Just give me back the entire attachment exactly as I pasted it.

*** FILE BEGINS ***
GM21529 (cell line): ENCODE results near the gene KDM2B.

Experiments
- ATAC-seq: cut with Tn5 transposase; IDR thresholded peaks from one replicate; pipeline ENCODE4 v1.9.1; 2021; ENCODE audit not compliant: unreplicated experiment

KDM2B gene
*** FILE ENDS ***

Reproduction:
GM21529 (cell line): ENCODE results near the gene KDM2B.

Experiments
- ATAC-seq: cut with Tn5 transposase; IDR thresholded peaks from one replicate; pipeline ENCODE4 v1.9.1; 2021; ENCODE audit not compliant: unreplicated experiment

KDM2B gene